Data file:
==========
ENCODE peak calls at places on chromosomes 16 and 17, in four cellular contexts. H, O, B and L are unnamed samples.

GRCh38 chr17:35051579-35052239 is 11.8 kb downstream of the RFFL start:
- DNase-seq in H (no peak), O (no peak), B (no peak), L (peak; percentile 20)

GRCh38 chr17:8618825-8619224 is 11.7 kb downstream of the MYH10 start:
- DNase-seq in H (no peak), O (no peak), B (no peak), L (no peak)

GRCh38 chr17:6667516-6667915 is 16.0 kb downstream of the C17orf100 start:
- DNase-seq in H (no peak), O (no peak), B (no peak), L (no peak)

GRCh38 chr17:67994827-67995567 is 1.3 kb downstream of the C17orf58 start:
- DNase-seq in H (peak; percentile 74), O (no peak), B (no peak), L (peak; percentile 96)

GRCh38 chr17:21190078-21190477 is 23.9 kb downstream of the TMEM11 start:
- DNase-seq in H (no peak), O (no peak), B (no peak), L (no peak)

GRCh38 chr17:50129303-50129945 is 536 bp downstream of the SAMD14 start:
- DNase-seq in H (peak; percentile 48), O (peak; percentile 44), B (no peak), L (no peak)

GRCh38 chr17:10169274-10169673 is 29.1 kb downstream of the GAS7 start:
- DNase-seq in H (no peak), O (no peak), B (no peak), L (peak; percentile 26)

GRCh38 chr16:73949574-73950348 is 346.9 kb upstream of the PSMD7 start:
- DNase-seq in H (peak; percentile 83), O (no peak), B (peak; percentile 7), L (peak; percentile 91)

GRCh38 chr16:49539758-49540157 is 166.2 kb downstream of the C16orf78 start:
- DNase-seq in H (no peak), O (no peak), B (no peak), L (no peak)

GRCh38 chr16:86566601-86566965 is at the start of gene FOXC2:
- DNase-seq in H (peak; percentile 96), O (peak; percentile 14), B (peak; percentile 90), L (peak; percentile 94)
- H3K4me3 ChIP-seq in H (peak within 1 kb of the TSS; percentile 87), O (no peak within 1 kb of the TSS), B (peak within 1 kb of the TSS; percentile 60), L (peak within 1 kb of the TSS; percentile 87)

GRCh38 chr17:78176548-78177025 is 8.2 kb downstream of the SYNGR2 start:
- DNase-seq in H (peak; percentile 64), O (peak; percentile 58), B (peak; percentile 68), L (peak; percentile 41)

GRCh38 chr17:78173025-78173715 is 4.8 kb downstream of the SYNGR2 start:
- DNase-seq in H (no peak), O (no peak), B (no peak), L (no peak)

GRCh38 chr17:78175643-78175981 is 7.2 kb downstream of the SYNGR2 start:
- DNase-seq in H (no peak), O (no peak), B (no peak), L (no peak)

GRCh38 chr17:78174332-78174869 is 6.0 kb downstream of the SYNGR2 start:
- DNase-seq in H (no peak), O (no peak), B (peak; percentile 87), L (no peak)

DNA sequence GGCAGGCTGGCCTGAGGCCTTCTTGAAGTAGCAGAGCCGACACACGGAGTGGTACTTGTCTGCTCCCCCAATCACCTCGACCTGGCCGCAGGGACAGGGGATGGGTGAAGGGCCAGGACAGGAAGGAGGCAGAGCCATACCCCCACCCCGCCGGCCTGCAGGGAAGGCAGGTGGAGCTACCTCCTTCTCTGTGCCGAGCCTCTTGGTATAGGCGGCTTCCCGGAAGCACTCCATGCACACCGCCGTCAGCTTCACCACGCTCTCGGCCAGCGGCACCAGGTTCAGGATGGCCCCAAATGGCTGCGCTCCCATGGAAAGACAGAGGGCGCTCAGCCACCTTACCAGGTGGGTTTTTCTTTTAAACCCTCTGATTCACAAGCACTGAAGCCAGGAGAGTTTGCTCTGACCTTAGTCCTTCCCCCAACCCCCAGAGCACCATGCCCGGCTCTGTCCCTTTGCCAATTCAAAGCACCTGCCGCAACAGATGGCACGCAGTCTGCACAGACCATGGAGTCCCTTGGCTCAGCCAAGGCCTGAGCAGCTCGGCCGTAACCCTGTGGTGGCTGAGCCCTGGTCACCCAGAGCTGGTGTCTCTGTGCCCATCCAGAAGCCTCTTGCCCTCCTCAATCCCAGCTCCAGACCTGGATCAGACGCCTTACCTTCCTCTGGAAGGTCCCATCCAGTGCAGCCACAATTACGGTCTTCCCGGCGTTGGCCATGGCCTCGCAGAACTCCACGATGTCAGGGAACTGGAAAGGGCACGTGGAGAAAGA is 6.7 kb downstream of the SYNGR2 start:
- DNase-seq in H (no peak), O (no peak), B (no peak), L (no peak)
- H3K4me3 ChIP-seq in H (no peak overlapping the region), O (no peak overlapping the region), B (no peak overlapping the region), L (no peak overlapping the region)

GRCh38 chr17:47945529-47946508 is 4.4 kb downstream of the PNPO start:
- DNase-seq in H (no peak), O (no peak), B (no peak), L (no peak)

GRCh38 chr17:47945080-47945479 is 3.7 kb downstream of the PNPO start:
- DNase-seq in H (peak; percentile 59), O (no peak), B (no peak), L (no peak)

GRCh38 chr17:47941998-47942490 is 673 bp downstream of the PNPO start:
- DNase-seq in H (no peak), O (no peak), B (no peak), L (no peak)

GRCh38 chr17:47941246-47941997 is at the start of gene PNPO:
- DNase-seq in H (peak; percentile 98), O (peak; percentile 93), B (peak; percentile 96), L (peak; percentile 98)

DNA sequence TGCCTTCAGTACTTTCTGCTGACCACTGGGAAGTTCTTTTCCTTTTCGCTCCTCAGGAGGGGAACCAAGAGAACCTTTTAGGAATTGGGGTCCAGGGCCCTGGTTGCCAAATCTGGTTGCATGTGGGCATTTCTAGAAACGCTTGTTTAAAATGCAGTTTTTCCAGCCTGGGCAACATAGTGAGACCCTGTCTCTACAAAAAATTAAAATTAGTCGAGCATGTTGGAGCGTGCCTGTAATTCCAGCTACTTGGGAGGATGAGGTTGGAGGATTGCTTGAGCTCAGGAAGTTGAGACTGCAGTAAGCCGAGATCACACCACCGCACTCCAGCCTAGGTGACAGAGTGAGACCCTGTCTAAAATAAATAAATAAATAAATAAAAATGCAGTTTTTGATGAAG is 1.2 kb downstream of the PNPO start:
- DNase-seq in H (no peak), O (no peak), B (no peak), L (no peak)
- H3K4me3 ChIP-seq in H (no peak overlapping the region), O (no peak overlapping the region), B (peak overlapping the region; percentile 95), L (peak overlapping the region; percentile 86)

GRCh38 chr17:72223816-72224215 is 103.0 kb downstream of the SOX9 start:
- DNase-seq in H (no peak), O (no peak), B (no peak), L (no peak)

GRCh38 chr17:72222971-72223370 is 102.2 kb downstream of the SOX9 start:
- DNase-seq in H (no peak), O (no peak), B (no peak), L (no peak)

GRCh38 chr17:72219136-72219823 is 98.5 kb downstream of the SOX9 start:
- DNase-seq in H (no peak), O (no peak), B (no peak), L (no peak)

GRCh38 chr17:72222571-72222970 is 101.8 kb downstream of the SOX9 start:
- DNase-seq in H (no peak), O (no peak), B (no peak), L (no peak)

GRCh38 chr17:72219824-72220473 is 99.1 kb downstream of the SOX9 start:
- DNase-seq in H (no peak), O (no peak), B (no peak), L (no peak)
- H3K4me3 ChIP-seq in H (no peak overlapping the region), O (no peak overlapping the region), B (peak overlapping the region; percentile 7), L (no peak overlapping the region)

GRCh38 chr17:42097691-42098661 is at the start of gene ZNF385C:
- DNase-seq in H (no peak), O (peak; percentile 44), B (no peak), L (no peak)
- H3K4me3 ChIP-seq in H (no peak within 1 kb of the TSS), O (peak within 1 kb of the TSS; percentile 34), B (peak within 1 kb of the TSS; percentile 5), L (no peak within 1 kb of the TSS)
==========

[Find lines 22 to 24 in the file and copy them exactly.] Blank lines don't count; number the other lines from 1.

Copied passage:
- H3K4me3 ChIP-seq in H (peak within 1 kb of the TSS; percentile 87), O (no peak within 1 kb of the TSS), B (peak within 1 kb of the TSS; percentile 60), L (peak within 1 kb of the TSS; percentile 87)

GRCh38 chr17:78176548-78177025 is 8.2 kb downstream of the SYNGR2 start:
- DNase-seq in H (peak; percentile 64), O (peak; percentile 58), B (peak; percentile 68), L (peak; percentile 41)